Dell had a very rude awakening when the “Dell Hell” Blog that was heard around the world. One customer, Jeff Jarvis wrote in his Buzzmachine blog about what his experience was as a customer.
June 21, 2005 The Buzz Machine – Jeff Jarvis
“I just got a new Dell laptop and paid a fortune for the four-year, in-home service. The machine is a lemon and the service is a lie.
I’m having all kinds of trouble with the hardware: overheats, network doesn’t work, maxes out on CPU usage. It’s a lemon. “
Jeff Jarvis’ blog was picked up by mainstream media: NY Times, Business week in 2 days – to their horror, when Dell investigated, they found that 50% of blogs on Dell were negative at this time.
Yet in spite of this, in the most part, customers are incredibly patient with a business.
They will try their best to adapt to working with a business, especially one that they have been in a relationship with for a few years.
I had a personal checking account with a national bank…. ok, it was Wells Fargo – but it was several CEO’s ago…
And I wanted to expand my business with the bank, I wanted to set up a business checking account.
When I walked into the local branch, I was told, make an appointment.
I made the appointment. And brought back the documents etc they told me they needed.
At the appointed time, not only was there no one to talk with me, but they treated me so rudely that I have never done business with them again and have told this story to hundreds of people. At every step of the way, each person was “doing their job”.
I’m sure that Wells Fargo at that same time was doing an outreach program to encourage businesses to set up checking accounts with them. Yet I was a decades long customer who was unable to do so. Talk about being out of tune: Branch staff and marketing and sales were in different silos with one repulsing the very customers the other was reaching out to.
So how does a business orchestrate the customer experience across silos? You need to see things from the point of view of the customer.
But, mapping the series of customer interactions from the customer point of view is only one piece of the puzzle.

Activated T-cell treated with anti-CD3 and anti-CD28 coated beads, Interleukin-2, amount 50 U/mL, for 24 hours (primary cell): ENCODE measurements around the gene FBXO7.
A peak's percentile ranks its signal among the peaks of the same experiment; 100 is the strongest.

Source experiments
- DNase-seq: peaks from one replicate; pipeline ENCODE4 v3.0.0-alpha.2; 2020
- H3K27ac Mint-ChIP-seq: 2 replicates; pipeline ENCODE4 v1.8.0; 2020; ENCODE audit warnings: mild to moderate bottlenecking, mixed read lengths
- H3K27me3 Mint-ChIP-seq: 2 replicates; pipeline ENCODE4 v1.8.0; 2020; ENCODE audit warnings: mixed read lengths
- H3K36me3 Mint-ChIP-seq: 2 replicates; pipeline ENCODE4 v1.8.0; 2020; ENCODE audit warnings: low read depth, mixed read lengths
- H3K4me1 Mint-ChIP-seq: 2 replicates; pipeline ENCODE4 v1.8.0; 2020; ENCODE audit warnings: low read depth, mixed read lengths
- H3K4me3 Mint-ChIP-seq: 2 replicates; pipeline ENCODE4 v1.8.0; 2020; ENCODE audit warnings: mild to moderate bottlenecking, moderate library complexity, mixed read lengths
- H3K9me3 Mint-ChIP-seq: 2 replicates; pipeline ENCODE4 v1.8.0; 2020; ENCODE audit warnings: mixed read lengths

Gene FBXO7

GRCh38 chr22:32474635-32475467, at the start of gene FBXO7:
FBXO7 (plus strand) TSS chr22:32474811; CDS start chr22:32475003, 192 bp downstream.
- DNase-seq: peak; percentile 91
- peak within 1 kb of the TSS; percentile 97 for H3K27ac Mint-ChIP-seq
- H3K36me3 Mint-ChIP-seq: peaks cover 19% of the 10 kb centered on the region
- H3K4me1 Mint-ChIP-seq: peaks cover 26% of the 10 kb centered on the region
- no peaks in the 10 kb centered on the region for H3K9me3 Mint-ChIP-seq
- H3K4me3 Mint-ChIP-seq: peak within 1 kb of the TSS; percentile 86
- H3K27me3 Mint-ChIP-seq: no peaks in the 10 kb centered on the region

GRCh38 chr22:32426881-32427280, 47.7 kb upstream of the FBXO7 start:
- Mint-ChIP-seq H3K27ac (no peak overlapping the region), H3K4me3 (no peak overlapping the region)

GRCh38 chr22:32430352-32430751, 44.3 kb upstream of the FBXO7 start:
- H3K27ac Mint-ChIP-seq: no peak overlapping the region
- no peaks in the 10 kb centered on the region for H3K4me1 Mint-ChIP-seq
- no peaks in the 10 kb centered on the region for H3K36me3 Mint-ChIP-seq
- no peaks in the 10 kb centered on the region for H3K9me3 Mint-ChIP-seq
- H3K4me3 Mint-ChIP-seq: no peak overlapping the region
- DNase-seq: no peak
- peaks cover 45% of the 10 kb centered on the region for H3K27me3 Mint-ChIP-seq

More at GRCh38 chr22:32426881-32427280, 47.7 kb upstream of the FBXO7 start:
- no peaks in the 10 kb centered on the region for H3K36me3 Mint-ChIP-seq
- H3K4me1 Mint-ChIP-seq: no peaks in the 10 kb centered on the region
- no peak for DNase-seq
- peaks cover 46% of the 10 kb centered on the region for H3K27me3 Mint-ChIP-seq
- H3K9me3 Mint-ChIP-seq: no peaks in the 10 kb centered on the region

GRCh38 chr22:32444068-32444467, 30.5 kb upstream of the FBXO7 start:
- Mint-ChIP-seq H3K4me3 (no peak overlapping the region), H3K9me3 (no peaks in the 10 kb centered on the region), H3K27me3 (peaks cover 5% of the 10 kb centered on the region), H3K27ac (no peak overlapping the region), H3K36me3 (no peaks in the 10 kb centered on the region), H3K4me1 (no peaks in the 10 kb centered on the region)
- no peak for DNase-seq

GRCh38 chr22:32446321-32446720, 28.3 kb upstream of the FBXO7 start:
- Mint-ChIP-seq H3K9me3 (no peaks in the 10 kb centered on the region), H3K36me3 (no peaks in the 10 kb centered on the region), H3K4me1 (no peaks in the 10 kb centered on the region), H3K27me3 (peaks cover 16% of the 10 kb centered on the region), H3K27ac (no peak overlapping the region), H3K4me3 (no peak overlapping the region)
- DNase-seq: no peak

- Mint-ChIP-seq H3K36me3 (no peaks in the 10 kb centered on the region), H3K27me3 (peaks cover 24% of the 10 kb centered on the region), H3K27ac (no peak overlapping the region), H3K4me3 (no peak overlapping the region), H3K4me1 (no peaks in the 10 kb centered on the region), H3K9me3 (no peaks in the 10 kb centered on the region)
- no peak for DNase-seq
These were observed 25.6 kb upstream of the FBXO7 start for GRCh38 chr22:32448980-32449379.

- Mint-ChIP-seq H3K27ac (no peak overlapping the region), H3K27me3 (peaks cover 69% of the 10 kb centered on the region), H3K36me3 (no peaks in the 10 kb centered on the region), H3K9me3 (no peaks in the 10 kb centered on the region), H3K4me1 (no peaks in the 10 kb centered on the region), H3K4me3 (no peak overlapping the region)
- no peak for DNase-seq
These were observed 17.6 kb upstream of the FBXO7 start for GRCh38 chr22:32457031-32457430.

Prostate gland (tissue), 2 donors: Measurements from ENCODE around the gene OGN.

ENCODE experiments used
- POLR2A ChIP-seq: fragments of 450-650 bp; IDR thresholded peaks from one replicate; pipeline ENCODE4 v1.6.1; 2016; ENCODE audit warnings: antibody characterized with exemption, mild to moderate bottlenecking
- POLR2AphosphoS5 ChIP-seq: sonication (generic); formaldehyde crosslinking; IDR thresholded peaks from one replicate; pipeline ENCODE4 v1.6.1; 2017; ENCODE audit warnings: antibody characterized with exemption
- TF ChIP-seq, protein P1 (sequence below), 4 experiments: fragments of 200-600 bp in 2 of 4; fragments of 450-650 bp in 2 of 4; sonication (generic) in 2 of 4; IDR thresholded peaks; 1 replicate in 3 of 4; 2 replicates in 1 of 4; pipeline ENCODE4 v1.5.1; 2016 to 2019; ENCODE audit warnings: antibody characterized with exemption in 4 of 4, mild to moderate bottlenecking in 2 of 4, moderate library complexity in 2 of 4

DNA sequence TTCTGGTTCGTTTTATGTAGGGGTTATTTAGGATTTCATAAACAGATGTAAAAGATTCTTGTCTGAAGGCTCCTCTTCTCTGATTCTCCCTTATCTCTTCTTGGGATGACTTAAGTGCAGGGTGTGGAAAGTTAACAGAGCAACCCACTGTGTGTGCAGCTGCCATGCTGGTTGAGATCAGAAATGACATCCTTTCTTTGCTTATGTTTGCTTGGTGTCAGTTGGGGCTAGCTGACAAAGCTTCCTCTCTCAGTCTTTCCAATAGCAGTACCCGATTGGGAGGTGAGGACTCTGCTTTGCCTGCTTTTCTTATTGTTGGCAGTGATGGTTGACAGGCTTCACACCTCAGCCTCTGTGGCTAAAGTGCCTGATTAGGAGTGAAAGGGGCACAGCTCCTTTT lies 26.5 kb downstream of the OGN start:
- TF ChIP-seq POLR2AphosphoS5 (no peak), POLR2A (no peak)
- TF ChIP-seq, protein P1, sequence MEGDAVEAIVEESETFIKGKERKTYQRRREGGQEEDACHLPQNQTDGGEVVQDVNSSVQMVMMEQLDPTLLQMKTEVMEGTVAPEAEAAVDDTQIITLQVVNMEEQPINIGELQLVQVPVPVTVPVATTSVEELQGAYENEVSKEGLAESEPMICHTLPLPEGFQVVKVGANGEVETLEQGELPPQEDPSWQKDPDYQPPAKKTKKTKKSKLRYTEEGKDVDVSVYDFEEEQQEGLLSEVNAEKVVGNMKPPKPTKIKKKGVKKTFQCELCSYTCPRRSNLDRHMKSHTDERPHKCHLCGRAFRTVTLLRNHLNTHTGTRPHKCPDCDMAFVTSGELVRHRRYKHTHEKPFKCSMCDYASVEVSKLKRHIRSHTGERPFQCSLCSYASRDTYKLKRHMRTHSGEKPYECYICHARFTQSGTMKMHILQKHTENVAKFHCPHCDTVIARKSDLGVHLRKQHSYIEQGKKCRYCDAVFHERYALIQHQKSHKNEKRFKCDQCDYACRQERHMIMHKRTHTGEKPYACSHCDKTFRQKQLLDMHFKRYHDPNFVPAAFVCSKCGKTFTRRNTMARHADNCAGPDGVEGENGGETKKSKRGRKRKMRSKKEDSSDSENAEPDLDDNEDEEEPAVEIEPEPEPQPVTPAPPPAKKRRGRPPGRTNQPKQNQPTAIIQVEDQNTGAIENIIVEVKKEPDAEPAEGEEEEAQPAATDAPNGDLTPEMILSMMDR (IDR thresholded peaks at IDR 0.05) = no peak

This is like writing out the musical score for the instruments of an orchestra.
Each person responsible for specific interactions: face to face, web, phone, retail environment has their own “process” to follow.
But is this enough? No, because the customer experiences the teamwork or lack of teamwork that results from these defined processes.
A human interaction is complex, you cannot anticipate all the possible contexts within which it occurs. The employee might be in a bad mood, the customer might have a strong sense of urgency, the company policies might not have anticipated a certain type of service requirement.
We need to have ways to find out what is the effect for the customer – what does the customer actually experience.
Going back to the orchestra metaphor: someone must be listening to the entire orchestra, the tempo, the sense of each player listening to the others around them and adjusting to create an overall effect.
Who is listening to what the customer hears when we design Customer Experience?
Who is playing the role of the conductor in your Customer Experience Management Initiative?
Can you afford to ignore these questions? If Dell’s experience is anything to go by, the answer is No. They did not and they are emerging from Dell Hell, but there is still a ways to go….
April 3, 2007 The Buzz Machine – Jeff Jarvis
“what fascinates me so much about Dell is that it can rise from worst to first.
Precisely because it got hammered by customers now empowered to talk back to the wall, it had to get smarter faster.
Whether Dell can fix the rest of its problems, I don’t know.
But if it keeps on the road it’s now on, it could well end up being the smartest company in the age of customer control. ”
Negative Blogs on Dell are now down to 20% – October 2007 – Source – Lionel Menchaca, Dell’s chief blogger in presentation at Microsoft Global Summit, San Jose, California
Dell is still working on it, but they are starting to listen to what the customer experiences. And its changing the way they do business.
Customer Think is a great place for us to start to gather the tools and techniques for CEM:
What metrics are you using to guide your Customer Experience Management program?
What metrics should you be using?
What’s stopping us from using the metrics we need to guide us to successful CEM?